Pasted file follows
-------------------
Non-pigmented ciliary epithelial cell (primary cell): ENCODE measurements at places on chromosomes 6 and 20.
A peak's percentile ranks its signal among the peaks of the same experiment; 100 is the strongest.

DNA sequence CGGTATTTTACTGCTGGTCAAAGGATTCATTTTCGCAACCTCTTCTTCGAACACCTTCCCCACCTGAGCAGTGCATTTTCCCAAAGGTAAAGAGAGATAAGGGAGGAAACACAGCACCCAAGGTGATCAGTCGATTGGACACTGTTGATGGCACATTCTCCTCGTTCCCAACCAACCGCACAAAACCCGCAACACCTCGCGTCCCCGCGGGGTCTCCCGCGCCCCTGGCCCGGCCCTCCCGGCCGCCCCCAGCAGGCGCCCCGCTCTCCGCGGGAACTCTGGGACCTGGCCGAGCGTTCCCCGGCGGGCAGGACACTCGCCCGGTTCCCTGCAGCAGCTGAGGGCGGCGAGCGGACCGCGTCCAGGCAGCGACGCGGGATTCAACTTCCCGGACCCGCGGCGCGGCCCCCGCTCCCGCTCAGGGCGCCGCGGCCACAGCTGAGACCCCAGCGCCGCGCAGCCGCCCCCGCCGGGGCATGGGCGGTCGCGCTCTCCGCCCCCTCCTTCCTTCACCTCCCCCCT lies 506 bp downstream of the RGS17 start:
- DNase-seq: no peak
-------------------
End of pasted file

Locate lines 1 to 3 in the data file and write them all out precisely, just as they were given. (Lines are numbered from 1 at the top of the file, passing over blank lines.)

Non-pigmented ciliary epithelial cell (primary cell): ENCODE measurements at places on chromosomes 6 and 20.
A peak's percentile ranks its signal among the peaks of the same experiment; 100 is the strongest.

DNA sequence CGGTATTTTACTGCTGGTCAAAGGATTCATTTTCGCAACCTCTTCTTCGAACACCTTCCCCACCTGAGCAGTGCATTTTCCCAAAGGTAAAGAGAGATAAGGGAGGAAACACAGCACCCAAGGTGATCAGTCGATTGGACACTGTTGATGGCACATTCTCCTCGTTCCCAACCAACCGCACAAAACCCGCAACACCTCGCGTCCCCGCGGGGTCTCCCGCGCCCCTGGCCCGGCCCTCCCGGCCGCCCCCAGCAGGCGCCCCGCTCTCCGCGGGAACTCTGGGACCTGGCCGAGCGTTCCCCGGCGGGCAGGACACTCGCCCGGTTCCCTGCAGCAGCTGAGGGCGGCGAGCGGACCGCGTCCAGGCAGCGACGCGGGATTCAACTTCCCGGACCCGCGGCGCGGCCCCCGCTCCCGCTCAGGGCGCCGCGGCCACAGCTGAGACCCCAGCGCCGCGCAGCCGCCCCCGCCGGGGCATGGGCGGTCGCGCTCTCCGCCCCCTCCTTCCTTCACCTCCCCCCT lies 506 bp downstream of the RGS17 start: